The idea behind the application is that a theatre-sized screen may be placed in an open space for viewing the content and a low power FM Transmitter, with a range confined to that space, may be used to broadcast the audio of the content on a certain frequency. Image: Roy Rochlin/Getty Images
rive-in theatres with car stereo synced audio could soon become a reality. According to sources familiar with the matter, the Telecom Regulatory Authority of India (TRAI) is in the final stages of discussions to proceed with low-power, small-range FM radio broadcasting.
This development comes after cinema chain PVR proposed to offer drive-in theatre services utilising such FM broadcasting. However, not everyone is convinced about the feasibility of implementing small-range FM radio broadcasting for this purpose.
TRAI launched an open consultation in April to address the use of low-power, short-range sound broadcasting.
During a meeting with stakeholders on Wednesday, to discuss the feasibility of short-range FM broadcasting, some media owners expressed concerns about the plan.
A representative from a major radio service within one of the country's largest media houses said, "Low-power broadcast can also be used for hyperlocal advertisement, and that might impact the revenue of these small stations."Also read: As Kashmir gets movie theatre after 32 years, owner of Srinagar's first multiplex hopes to revive 'Broadway' experience
Among other things, HT Media Limited, which runs Radio One, had said in its response to the consultation that the possibility of misuse of this medium is high and the same can prove to be a surveillance nightmare.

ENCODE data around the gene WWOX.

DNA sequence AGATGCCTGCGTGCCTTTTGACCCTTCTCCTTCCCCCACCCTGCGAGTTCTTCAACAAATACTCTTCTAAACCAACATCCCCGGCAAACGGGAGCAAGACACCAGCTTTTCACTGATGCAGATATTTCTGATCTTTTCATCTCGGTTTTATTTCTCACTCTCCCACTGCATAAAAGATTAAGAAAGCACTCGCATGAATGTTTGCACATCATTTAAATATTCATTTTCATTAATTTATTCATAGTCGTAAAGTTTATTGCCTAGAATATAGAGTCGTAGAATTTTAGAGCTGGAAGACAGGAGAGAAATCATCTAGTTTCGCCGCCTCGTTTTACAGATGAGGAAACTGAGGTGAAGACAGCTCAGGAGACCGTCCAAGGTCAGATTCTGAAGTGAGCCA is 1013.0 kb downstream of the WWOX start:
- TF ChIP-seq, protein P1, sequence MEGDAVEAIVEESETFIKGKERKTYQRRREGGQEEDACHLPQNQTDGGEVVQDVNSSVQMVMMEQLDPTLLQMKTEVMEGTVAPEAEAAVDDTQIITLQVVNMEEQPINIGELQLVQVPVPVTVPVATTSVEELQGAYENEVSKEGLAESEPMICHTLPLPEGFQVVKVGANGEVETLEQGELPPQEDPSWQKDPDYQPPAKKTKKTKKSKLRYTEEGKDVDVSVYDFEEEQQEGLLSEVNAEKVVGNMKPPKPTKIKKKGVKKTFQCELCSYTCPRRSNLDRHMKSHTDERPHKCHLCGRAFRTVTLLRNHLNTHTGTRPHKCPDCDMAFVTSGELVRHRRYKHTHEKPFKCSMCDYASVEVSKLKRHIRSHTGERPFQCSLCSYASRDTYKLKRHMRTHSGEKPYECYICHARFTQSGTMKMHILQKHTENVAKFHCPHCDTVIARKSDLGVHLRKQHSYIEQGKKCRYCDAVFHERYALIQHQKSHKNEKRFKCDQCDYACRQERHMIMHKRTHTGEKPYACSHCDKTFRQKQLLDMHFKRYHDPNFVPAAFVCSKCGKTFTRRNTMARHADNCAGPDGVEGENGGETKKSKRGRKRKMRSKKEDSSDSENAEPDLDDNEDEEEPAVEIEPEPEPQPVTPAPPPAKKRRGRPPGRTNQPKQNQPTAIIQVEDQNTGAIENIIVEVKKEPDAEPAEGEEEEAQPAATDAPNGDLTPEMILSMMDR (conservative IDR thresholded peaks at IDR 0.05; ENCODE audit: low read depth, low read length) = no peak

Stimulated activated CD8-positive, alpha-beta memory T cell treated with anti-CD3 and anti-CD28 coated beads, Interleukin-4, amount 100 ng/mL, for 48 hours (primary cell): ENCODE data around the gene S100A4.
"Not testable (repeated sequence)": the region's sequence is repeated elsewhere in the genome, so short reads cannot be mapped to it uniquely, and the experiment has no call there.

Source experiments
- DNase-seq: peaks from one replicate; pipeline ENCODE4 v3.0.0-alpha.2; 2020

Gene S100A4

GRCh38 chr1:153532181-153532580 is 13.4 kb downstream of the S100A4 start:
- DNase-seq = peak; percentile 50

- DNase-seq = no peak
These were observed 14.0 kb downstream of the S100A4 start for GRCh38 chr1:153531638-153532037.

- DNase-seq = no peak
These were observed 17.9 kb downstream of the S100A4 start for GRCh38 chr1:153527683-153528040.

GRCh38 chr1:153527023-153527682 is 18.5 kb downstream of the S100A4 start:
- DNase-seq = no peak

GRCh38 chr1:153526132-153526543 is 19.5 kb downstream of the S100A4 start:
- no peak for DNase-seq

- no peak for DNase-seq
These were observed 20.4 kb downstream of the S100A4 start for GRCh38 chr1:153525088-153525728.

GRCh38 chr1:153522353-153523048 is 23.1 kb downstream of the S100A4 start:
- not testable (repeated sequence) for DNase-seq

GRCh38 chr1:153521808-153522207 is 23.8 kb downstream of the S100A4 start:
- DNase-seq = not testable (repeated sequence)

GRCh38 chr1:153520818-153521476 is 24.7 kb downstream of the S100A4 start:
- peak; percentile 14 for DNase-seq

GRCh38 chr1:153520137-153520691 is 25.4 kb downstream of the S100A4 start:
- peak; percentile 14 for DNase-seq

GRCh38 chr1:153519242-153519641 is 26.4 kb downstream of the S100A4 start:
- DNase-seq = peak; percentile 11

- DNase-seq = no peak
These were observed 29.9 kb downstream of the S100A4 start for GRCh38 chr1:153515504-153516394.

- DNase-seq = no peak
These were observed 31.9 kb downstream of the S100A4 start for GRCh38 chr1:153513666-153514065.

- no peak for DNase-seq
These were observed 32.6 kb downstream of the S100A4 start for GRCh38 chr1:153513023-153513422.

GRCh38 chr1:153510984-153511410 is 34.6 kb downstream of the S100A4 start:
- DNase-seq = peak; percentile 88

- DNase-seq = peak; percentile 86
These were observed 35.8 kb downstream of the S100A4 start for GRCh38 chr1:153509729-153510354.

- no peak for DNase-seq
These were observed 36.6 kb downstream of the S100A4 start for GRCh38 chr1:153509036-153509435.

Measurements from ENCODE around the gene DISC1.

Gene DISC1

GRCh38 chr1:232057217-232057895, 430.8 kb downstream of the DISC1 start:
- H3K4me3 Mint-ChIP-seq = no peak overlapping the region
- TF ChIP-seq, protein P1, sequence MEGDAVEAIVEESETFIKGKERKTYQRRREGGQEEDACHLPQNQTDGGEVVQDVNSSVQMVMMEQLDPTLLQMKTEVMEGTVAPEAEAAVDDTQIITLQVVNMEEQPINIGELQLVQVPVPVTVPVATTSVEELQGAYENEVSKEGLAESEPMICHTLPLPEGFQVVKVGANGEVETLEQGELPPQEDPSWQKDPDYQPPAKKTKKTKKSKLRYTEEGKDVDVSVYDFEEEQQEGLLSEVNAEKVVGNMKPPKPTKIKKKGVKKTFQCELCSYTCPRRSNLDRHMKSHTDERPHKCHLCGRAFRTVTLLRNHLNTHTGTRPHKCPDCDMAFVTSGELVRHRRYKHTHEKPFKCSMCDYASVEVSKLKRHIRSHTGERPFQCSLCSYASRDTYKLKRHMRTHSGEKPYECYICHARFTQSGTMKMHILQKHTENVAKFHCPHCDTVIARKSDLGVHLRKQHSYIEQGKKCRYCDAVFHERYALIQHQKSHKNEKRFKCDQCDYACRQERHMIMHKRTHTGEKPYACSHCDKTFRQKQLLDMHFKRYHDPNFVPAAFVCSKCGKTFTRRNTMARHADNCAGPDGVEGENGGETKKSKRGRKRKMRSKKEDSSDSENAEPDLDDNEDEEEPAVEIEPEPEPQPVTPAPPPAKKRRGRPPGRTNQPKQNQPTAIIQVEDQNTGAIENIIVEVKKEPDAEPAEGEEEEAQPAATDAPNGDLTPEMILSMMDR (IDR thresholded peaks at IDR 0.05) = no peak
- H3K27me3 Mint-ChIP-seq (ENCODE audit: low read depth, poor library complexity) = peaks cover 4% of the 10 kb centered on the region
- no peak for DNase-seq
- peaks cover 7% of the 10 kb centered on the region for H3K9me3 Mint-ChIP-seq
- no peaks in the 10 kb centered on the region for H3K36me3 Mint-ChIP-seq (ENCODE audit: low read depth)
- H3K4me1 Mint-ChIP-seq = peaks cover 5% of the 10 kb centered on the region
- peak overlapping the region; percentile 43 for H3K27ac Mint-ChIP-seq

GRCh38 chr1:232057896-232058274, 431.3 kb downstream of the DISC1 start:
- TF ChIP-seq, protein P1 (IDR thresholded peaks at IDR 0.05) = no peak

“The draft consultation is premature and various important aspect surrounding the policy aspect still be deliberated with all interested stakeholders. Independent licenses should not be being granted for auction of low power small range FM radio broadcasting and finally, on order to give boost to FM Radio, the commercial use of low power broadcast should be made part of FM Radio service and these services be routed through existing private FM broadcasters,” said their recommendation.
TRAI received references from the Ministry of Information and Broadcasting (MIB) in March 2022, wherein it mentioned receiving an application from PVR Limited seeking permission to establish a community radio station for commercial purposes.
The application could not go ahead as commercial entities are prohibited from applying for a community radio license, under the policy guidelines for setting up such stations in India.
“The idea behind the application is that a theatre-sized screen may be placed in an open space for viewing the content and a low power FM Transmitter, with a range confined to that space, may be used to broadcast the audio of the content on a certain frequency. The drive-in audience then would be able to tune in to the said frequency in their cars and listen to the content. This would avoid any noise pollution. It is felt that demand for such drive-in theatre services might rise in the future which could generate sizable and steady revenue streams for the Government,” the consultation paper described.
Use of low-power FM Radio for drive-in theatres and other applications is prevalent in several international markets, including Australia, New Zealand, the UK, and the US.